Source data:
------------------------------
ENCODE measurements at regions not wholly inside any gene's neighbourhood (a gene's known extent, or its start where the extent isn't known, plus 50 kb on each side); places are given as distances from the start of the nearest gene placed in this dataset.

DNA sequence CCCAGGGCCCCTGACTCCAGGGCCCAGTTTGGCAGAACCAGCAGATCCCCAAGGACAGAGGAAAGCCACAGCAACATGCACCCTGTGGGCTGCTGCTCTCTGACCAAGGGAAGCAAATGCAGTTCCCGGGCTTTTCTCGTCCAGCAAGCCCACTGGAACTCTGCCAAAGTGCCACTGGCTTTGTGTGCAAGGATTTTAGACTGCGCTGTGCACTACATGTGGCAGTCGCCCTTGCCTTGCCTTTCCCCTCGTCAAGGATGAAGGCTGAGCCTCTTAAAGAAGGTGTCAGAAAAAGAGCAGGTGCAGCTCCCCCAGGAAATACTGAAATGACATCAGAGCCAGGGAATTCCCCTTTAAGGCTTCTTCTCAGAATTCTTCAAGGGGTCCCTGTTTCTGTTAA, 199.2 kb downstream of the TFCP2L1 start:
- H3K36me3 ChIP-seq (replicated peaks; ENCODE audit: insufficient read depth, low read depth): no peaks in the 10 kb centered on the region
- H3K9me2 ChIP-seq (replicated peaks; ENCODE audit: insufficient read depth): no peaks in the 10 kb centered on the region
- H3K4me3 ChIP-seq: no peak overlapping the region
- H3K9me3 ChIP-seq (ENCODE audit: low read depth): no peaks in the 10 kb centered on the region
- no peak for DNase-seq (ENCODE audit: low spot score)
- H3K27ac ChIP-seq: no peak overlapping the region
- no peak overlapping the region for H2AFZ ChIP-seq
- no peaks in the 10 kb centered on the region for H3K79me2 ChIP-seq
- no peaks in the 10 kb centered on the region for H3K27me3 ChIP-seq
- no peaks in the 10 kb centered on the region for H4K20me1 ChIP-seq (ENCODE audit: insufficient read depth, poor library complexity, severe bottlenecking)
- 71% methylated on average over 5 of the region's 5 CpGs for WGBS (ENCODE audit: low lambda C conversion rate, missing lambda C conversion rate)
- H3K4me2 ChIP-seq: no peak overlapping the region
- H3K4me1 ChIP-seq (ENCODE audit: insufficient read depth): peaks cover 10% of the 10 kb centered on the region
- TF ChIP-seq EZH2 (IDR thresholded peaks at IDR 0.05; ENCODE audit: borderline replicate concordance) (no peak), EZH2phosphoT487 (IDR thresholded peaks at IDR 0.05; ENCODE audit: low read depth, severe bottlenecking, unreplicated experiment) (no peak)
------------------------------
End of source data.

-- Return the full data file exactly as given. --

ENCODE measurements at regions not wholly inside any gene's neighbourhood (a gene's known extent, or its start where the extent isn't known, plus 50 kb on each side); places are given as distances from the start of the nearest gene placed in this dataset.

DNA sequence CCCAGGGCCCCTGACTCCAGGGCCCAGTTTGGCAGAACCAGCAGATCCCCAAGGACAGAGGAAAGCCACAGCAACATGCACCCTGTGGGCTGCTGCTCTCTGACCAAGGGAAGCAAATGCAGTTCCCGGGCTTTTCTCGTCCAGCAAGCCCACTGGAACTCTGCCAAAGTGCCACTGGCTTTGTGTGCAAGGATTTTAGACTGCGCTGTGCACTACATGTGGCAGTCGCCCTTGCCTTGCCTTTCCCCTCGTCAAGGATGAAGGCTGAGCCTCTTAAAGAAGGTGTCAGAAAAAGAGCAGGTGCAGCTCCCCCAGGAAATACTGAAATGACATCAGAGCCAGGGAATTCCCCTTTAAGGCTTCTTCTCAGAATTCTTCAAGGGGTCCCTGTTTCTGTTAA, 199.2 kb downstream of the TFCP2L1 start:
- H3K36me3 ChIP-seq (replicated peaks; ENCODE audit: insufficient read depth, low read depth): no peaks in the 10 kb centered on the region
- H3K9me2 ChIP-seq (replicated peaks; ENCODE audit: insufficient read depth): no peaks in the 10 kb centered on the region
- H3K4me3 ChIP-seq: no peak overlapping the region
- H3K9me3 ChIP-seq (ENCODE audit: low read depth): no peaks in the 10 kb centered on the region
- no peak for DNase-seq (ENCODE audit: low spot score)
- H3K27ac ChIP-seq: no peak overlapping the region
- no peak overlapping the region for H2AFZ ChIP-seq
- no peaks in the 10 kb centered on the region for H3K79me2 ChIP-seq
- no peaks in the 10 kb centered on the region for H3K27me3 ChIP-seq
- no peaks in the 10 kb centered on the region for H4K20me1 ChIP-seq (ENCODE audit: insufficient read depth, poor library complexity, severe bottlenecking)
- 71% methylated on average over 5 of the region's 5 CpGs for WGBS (ENCODE audit: low lambda C conversion rate, missing lambda C conversion rate)
- H3K4me2 ChIP-seq: no peak overlapping the region
- H3K4me1 ChIP-seq (ENCODE audit: insufficient read depth): peaks cover 10% of the 10 kb centered on the region
- TF ChIP-seq EZH2 (IDR thresholded peaks at IDR 0.05; ENCODE audit: borderline replicate concordance) (no peak), EZH2phosphoT487 (IDR thresholded peaks at IDR 0.05; ENCODE audit: low read depth, severe bottlenecking, unreplicated experiment) (no peak)